Iron Ordnance. 12 {wenty-sixpounderson sea-batteries; 20 twenty-four-pounders, on the island of Gorctti; 700 muskets, 200 pistols, 300 swords, ISO barrels of powder.

Then follow copies of two letters from sir II. Popham to W. Marsden, esq. The first is dated on board the Diadem, in Rio de la Plata, Augnst 25th, and describes the circumstances which progressively led to the surrender of the settlement of Buenos Ayres.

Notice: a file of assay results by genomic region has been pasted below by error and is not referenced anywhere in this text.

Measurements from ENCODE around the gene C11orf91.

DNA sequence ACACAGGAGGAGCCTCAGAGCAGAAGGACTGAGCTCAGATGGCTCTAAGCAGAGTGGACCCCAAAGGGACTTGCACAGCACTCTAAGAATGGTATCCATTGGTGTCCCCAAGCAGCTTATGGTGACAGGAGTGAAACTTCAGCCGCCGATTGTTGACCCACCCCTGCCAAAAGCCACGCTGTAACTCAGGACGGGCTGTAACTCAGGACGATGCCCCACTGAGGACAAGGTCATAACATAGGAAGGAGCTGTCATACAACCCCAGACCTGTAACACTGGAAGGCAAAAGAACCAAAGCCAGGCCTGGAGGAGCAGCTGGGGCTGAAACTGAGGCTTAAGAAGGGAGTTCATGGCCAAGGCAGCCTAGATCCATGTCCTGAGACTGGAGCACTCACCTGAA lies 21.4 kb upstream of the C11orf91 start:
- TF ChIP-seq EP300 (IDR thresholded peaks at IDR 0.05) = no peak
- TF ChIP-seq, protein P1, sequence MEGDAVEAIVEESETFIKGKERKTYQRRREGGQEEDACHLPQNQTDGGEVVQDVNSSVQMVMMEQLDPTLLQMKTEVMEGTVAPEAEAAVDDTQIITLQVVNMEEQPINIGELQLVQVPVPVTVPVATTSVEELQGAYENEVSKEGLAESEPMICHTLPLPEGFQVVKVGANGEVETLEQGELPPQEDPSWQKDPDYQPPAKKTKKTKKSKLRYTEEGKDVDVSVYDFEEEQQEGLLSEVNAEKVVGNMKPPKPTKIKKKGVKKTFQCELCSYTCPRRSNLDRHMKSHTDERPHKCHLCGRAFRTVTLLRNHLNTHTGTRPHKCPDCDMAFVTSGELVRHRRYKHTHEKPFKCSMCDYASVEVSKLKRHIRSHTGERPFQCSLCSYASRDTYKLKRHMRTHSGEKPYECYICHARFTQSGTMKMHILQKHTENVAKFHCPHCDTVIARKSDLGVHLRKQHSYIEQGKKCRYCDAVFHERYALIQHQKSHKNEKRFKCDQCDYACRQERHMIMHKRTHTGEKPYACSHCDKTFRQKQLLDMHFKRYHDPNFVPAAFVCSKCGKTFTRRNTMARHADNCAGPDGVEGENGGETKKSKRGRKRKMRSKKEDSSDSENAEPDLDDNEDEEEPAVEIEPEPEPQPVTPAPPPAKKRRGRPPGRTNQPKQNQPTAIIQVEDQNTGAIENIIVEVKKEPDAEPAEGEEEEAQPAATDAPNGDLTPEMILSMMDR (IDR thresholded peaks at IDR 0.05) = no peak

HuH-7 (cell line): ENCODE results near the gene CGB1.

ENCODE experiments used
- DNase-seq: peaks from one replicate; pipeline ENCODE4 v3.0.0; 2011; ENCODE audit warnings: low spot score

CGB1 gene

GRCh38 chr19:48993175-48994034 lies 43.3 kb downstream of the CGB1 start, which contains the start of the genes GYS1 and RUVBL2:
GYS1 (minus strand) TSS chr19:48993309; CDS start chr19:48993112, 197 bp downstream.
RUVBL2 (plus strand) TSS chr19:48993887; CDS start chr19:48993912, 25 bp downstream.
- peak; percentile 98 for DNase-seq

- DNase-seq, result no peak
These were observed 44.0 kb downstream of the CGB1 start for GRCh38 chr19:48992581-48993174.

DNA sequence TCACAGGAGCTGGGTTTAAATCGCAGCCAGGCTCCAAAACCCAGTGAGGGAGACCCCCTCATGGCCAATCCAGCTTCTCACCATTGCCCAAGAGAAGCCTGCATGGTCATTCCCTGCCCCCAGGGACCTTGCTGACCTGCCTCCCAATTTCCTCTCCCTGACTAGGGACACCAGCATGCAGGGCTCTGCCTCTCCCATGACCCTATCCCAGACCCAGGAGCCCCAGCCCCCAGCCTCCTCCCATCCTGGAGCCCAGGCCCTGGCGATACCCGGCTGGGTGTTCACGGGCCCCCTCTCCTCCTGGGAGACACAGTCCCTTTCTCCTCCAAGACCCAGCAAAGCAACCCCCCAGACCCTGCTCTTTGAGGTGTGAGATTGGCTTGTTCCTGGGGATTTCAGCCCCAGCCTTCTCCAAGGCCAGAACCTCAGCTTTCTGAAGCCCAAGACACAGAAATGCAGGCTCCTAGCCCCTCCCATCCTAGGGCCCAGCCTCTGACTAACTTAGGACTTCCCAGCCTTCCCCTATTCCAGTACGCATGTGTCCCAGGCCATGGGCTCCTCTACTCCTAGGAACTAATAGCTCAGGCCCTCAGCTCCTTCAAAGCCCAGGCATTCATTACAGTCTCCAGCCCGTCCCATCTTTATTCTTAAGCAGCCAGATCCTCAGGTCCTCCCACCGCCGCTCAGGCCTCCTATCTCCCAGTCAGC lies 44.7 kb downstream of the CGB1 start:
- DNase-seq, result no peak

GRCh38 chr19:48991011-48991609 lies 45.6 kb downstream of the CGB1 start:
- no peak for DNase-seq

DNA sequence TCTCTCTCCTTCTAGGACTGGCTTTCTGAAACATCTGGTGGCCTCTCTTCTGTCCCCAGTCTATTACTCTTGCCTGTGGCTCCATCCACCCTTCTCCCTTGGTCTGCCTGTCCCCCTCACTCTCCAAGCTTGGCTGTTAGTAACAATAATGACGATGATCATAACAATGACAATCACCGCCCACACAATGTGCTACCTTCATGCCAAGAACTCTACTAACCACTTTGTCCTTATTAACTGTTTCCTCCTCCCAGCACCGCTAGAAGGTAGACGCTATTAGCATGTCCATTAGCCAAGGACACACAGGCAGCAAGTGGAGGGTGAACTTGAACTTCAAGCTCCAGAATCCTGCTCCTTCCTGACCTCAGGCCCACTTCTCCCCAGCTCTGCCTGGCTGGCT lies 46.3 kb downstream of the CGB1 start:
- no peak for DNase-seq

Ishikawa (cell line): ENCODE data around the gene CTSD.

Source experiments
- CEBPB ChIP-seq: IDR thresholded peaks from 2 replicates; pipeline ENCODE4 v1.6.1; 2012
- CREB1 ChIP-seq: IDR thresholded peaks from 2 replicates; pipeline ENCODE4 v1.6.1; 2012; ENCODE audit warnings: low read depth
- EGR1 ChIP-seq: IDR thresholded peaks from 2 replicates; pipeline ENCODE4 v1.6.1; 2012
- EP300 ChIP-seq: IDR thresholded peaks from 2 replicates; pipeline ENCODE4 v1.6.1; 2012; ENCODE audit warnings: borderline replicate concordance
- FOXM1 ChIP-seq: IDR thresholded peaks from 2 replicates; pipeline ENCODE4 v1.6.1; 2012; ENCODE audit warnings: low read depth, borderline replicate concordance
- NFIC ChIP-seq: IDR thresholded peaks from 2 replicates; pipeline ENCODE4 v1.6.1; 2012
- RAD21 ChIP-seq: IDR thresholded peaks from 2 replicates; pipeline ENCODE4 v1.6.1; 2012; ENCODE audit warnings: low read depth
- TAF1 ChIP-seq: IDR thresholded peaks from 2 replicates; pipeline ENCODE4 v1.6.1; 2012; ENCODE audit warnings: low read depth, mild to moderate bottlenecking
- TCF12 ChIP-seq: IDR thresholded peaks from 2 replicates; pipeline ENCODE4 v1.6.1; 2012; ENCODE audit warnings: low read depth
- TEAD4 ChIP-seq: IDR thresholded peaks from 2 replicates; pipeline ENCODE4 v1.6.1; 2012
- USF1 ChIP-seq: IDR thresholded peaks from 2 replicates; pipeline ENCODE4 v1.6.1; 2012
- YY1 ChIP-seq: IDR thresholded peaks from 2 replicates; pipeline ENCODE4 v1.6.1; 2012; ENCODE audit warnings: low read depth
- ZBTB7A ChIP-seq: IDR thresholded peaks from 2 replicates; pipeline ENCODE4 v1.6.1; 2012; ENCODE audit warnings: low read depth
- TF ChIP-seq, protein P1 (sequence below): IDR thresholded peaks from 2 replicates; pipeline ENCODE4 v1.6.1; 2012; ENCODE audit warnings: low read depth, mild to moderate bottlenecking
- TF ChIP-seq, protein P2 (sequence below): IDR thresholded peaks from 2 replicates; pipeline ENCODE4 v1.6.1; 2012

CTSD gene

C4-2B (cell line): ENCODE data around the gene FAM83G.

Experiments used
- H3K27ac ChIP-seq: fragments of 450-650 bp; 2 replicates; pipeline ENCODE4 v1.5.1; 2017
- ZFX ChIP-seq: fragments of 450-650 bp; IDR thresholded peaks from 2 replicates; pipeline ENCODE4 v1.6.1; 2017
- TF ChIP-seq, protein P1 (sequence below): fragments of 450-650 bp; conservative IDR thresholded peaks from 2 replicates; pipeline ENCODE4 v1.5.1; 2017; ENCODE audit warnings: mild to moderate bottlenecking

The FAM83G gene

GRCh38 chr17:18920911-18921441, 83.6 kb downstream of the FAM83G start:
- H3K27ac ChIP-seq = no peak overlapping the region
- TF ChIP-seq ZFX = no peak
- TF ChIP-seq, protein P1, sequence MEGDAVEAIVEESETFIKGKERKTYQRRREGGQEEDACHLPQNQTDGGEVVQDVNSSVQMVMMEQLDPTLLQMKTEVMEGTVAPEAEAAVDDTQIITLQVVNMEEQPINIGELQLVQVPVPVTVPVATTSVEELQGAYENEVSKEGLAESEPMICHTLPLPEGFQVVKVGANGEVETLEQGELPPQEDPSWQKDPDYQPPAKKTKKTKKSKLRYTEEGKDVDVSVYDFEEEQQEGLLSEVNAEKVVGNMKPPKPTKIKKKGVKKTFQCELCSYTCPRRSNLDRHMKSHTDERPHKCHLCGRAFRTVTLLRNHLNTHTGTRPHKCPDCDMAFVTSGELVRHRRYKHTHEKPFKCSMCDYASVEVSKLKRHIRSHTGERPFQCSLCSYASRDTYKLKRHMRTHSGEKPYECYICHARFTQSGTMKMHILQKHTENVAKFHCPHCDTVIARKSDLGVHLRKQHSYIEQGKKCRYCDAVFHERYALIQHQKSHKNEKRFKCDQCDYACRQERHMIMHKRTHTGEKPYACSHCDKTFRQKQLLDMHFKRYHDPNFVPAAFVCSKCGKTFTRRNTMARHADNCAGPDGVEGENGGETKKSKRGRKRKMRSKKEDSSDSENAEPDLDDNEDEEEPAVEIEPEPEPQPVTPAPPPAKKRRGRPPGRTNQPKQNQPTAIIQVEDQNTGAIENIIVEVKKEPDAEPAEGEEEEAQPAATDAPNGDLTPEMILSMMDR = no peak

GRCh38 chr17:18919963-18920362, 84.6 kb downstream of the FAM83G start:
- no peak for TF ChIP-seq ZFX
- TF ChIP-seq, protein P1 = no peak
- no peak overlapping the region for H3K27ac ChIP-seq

"Pueridon, (says sir II.) one of the municipality, appears to have been the greatest ori;ari of the revolution. He applied himself with great art and address in preparing the people for a general insurrection. The arms in the town were secreted, ready for the moment of action; the discontented assembled every night, and attended to his instructions, and he raised ail the rabblo of the country by the ample supplies of money with which he was furnished on the north side of the rirer. Co). Liniers, a "French officer in the Spanish service, and on his parole, successfully employed himself in collecting people at Colonia. Terror was established, and every person who refused to con. tribute his assistance to this conspiracy was threatened with immediate death. 1 have traced this from very unquestionable authority; and so rapid was the progress of the revolution, when it first shewed \Zself, that it was not till the 31st of July that I learnt, by a dispatch from the general, which reached me at Kusenada, on. my return from Monte Video, that he' was apprehensive, from the information he St3 had